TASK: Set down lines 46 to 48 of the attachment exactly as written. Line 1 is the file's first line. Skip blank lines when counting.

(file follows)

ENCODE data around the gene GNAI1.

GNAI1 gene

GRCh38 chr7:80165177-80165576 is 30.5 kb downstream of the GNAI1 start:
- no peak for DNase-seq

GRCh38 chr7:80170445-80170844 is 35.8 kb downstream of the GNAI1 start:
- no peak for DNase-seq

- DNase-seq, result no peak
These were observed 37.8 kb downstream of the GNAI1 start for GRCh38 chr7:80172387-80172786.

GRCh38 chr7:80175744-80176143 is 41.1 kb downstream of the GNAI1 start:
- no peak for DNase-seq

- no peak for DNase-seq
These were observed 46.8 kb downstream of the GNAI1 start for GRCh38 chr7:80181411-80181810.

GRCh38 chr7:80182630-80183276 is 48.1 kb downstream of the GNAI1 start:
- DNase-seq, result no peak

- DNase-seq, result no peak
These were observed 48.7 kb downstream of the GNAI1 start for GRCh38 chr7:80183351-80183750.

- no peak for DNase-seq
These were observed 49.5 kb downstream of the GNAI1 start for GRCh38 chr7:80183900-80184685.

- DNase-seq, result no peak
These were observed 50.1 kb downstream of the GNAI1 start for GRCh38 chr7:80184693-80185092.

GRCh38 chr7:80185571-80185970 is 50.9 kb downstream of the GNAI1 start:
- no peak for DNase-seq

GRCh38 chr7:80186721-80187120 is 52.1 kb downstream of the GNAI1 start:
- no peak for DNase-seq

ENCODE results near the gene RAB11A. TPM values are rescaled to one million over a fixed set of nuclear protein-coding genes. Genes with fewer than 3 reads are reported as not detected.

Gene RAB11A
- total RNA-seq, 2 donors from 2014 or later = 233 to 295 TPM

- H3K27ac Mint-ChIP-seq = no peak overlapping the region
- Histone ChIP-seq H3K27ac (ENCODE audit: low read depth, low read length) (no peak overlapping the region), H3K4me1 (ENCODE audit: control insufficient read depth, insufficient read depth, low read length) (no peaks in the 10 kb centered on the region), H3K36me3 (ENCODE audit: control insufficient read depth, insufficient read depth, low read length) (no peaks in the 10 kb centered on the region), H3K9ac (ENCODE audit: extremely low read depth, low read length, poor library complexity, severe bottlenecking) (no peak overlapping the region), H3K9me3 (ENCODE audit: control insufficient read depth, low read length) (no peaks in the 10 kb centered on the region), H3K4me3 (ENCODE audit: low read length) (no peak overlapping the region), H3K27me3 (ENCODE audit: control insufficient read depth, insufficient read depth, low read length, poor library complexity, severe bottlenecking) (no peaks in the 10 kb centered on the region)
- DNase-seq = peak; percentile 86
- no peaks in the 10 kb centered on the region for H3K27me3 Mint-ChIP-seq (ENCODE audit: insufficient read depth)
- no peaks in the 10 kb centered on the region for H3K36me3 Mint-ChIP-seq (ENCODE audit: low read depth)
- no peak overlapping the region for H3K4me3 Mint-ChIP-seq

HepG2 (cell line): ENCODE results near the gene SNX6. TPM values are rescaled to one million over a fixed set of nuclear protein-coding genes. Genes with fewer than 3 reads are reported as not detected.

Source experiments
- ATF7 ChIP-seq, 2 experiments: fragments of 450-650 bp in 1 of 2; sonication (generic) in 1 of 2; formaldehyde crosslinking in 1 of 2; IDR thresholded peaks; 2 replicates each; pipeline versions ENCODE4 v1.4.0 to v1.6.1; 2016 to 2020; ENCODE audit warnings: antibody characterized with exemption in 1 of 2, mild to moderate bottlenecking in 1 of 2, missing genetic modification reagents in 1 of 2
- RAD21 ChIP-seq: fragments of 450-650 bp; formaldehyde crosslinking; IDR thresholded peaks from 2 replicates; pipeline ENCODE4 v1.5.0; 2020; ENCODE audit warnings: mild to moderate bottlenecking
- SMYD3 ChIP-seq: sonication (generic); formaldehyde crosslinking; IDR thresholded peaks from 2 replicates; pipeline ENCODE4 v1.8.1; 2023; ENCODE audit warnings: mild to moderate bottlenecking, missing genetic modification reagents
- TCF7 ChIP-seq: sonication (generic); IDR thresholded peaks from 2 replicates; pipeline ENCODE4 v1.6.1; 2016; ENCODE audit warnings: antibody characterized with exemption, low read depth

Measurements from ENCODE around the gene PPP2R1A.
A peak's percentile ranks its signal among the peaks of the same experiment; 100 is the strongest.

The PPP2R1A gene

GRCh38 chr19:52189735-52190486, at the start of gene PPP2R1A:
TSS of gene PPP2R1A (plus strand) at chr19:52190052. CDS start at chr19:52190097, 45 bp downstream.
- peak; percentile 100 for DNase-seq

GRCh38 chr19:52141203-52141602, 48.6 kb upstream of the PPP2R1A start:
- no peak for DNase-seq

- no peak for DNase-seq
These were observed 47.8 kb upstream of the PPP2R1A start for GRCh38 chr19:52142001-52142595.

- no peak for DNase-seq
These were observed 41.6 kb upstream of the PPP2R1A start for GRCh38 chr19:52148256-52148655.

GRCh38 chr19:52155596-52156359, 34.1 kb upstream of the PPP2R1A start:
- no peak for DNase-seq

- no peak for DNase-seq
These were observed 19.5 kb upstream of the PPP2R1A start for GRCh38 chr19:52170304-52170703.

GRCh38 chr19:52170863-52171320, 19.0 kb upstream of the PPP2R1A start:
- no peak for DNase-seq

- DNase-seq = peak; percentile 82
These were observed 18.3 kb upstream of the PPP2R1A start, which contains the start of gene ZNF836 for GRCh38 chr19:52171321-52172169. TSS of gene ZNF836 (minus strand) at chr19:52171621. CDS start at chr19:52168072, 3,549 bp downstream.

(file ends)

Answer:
GRCh38 chr19:52141203-52141602, 48.6 kb upstream of the PPP2R1A start:
- no peak for DNase-seq

- no peak for DNase-seq